Adult suicidal ideation questionnaire (ASIQ, )
The ASIQ consists of 25 items that are rated on a 7-point scale, ranging from 0 = have never thought about this to 6 = think about this almost every day, and a higher score indicates stronger suicidal ideation. In adults, the demarcation of suicidal ideation is set at 23 points , such that a score higher than or equal to 23 indicates the presence of suicidal ideation, while a score under 23 indicates no suicidal ideation. In this study, the scale’s internal consistency coefficient was 0.90.
The collected data were analyzed using the Statistical Package for the Social Science 18.0(SPSS 18.0). Pearson’s correlation coefficient was used in analyzing the relationships among depression, hope, reasons for living and suicidal ideation. Further, hierarchical regression analysis was used to explore the impact of hope and reasons for living on suicidal ideation after controlling for depression. Finally, logistic regression analysis was used to explore the influence of the factors of depression, hope, and reasons for living on suicide attempts. The level of statistical significance was set at 5 %.
Descriptives and intercorrelations
Descriptives and correlations among depression, reasons for living, hope and suicidal ideation
Hierarchical regression analysis of factors affecting suicidal ideation
Hierarchical regression analysis of suicidal ideation
Factors influencing suicide attempts
Logistic regression analysis with suicide attempts as the dependent variable
95 % CI
The study results show that reasons for living, SCB, RF, CRC, MO, and hope, agency, pathways were negatively associated with suicidal ideation, while fear of suicide and fear of social disapproval did not influence suicidal ideation. We also found that SCB and hope had significant negative effects on suicidal ideation. The logistic regression analysis showed that hope was a protective factor, preventing suicidal ideation from translating into a suicide attempt in our patients with depression.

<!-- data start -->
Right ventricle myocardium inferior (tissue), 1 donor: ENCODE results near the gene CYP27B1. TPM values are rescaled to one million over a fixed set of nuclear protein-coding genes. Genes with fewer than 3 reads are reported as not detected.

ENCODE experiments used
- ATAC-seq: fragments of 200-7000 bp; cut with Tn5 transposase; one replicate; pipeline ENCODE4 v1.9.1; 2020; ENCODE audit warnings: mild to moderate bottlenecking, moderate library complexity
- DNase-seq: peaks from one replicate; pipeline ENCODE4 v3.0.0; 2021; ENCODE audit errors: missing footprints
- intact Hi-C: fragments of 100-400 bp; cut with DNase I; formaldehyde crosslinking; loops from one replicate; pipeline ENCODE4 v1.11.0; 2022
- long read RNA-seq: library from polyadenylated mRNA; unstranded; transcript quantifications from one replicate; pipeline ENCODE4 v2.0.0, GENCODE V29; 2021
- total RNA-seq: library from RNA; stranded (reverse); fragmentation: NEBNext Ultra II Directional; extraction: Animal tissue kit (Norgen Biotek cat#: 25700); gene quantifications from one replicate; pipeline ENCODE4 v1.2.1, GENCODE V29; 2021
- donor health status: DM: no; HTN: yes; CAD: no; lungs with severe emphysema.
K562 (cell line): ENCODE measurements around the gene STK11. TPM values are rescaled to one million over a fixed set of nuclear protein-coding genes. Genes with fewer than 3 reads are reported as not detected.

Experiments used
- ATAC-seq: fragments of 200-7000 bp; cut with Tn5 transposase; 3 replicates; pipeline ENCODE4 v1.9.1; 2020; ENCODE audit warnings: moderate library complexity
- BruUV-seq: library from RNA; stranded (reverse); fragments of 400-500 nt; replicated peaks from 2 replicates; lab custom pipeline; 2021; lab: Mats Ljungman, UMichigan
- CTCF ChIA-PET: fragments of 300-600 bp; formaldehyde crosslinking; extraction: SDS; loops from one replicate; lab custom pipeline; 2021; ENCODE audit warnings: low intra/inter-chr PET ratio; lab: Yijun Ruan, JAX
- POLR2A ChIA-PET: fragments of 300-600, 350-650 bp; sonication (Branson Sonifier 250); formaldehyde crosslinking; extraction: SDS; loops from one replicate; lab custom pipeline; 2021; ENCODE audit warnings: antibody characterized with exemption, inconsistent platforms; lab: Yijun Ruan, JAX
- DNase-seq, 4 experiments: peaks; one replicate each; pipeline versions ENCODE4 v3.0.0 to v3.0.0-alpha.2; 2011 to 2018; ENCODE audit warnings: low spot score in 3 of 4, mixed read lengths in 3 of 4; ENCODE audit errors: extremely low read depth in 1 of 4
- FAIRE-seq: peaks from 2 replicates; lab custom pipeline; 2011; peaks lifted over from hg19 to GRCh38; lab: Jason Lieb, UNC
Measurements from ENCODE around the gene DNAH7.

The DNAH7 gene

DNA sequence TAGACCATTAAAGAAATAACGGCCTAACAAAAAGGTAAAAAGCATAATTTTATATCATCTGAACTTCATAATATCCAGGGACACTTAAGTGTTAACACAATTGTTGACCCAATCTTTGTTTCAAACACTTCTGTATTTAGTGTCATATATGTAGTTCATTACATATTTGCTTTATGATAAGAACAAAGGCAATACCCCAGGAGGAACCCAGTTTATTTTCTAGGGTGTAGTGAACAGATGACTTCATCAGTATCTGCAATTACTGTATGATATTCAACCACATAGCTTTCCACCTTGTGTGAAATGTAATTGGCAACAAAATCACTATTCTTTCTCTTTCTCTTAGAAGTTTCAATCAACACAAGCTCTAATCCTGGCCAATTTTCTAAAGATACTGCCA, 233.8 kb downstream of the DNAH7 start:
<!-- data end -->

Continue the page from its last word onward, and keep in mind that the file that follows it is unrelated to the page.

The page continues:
Reasons for living had negative effect on suicidal ideation, indicating that reasons for living may serve as a protective factor to reduce suicidal ideation. This is consistent with the findings in previous studies [7, 20, 22, 23, 40]. As reasons for living are considered to be related to life goals and expectations, they act as a protective factor against suicidal ideation. Patients with depression often have many negative and pessimistic thoughts, feel life has no meaning or value, lack confidence in the future, and, therefore, experience suicidal ideation. Those patients with a greater number of reasons for living were usually more inclined to acknowledge the existence of these reasons. Even if the depression made them feel pain and helplessness, their ability to endure pain was significantly greater than that in patients with fewer reasons for living, and this evoked a positive willingness and motivation to change their situation. The emphasis on reasons for living coincided exactly with the logotherapy of Viktor Frankl , who believed that “life can be made meaningful by the attitude we choose toward suffering,” (p. 37), such as the exploration and pursuit of the meaning of and value placed on life meeting people’s basic spiritual needs. Individuals with fewer reasons for living need help to discover a meaning for their life and to ensure that they feel hope about the future, thus reducing the risk of suicidal ideation.